Don't listen to Trouble Will Find Me unless you've got a solid hour after the final notes to convince yourself to get up and do things.
“I wish that I could rise above it / But I stay down with my demons,” Matt Berninger sings on the album's first single, “Demons.” The songs are still deeply quotable, with lyrics destined to overlay filtered nature photos on Tumblr. “I don't need any help to be breakable, believe me.”
But The National are not afraid of what they are. Afterall, they played their song “Sorrow” for six straight hours at MoMA's PS1. So it's no wonder that Trouble Will Find Me feels like it all comes very naturally and beautifully. Knee-jerk reactions against this kind of outpouring of emotion are calmed by lovely arrangements. “Sea of Love,” with it's chugging rhythms, swelling choruses and vocal back-and-forth, is some of The Nationals best work. It has the power to convert you to cult of emotion.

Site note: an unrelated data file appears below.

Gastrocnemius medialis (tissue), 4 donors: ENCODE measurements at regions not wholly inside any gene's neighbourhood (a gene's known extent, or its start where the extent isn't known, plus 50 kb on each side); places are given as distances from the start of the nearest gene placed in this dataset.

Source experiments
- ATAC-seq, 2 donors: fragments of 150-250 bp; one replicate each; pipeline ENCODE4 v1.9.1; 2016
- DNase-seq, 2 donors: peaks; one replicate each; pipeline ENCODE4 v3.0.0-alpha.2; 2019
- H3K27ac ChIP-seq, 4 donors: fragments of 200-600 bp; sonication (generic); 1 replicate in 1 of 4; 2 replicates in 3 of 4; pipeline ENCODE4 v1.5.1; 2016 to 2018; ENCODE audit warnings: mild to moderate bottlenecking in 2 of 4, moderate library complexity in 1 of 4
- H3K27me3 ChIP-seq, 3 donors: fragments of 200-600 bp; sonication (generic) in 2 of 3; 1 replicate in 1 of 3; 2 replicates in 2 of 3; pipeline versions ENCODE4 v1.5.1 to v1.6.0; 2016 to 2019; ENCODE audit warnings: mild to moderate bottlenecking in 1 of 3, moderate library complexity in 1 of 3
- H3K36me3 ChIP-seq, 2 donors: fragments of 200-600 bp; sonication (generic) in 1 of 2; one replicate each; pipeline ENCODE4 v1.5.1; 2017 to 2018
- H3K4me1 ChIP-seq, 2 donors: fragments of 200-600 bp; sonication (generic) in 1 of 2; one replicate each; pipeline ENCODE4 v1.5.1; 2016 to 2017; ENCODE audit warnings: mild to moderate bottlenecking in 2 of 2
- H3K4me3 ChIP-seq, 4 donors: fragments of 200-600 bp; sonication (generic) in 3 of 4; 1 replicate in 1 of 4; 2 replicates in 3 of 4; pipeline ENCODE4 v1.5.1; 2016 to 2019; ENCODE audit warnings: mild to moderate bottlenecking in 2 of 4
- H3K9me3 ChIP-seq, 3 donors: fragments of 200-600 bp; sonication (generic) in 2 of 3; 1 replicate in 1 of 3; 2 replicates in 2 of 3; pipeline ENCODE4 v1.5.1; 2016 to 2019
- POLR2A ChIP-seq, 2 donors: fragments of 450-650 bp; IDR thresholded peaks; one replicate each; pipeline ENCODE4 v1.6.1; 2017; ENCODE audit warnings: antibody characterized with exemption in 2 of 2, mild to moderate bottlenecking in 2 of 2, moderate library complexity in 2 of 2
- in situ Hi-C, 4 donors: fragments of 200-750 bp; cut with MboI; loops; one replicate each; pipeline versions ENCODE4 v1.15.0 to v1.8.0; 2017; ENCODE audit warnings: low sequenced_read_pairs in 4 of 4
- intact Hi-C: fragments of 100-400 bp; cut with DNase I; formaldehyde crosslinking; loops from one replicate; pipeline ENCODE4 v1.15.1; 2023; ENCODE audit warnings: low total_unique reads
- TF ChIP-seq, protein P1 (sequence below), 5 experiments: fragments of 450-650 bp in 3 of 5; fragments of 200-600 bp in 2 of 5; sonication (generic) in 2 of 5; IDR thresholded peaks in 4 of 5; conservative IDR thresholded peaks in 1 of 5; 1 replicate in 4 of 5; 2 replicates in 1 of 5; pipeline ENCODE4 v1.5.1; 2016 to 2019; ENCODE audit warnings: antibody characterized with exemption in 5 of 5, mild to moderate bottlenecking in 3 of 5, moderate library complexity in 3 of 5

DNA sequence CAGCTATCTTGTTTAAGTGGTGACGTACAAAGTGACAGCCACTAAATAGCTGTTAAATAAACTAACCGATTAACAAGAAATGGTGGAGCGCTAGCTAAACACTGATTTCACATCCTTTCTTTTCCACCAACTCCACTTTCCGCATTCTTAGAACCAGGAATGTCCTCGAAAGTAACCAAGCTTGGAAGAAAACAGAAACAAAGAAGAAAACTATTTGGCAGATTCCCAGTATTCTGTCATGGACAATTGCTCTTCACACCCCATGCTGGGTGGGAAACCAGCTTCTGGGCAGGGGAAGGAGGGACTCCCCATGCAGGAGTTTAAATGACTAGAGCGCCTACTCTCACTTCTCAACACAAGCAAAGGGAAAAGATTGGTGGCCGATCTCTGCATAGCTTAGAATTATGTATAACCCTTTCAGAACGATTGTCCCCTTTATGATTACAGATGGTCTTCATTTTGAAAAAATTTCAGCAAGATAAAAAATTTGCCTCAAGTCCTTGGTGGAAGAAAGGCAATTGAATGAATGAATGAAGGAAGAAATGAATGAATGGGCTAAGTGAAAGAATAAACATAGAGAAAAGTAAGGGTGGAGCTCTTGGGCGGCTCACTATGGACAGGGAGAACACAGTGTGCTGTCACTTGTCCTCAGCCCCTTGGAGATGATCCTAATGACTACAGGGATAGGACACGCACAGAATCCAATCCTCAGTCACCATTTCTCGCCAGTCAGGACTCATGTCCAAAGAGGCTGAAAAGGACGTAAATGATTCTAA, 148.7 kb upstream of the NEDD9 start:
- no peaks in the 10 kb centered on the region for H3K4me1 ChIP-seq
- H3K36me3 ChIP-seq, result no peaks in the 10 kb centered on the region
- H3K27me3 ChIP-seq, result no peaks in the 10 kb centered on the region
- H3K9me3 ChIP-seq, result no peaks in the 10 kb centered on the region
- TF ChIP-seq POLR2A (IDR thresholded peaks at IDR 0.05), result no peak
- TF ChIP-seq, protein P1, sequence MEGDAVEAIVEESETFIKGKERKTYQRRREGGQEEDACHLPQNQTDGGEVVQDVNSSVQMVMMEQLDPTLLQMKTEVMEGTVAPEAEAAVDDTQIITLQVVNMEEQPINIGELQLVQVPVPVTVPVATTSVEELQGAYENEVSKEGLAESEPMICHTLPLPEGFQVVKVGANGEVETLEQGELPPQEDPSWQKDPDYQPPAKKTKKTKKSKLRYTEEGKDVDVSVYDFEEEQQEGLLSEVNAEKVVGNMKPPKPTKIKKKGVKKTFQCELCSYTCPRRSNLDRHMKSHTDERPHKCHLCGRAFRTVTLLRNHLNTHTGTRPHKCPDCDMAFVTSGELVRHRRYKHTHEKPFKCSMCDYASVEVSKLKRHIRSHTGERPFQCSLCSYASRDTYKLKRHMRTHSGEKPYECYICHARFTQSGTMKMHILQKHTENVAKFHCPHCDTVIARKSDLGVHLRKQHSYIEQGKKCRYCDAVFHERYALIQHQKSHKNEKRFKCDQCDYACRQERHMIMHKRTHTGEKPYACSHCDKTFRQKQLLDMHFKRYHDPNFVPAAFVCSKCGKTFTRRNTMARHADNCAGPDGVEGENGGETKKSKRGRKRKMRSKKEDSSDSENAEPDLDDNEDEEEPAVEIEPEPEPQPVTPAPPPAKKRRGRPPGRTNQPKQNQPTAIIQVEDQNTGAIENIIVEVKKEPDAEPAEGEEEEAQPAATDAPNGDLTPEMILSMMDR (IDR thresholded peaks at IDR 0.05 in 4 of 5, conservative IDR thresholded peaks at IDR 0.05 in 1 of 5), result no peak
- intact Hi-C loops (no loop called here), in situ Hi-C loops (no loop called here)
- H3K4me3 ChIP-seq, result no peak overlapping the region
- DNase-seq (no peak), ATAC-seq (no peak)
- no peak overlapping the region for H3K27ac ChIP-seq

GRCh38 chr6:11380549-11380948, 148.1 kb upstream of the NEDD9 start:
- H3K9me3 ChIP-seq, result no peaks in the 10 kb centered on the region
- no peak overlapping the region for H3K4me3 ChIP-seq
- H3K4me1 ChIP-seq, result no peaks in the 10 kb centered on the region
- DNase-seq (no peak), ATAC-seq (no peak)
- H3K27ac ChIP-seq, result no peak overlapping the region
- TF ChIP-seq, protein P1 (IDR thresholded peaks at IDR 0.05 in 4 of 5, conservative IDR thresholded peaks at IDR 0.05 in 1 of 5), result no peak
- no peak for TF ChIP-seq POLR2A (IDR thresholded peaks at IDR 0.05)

The National brought in a little help from Sufjan Stevens, Annie Clark (aka St. Vincent) and Sharon Von Etten, but it's so subtle you could easily miss it. Stevens contributes on drum machines in a couple places, while the ladies pitch in some light vocals. It's the tried and true model for The National. Nothing is ever too flashy or trendy. Crushing emotions aside, it's all pretty understated. It's very good that way and Trouble Will Find Me is a shining example of why indie rock doesn't have to reach too far to be good.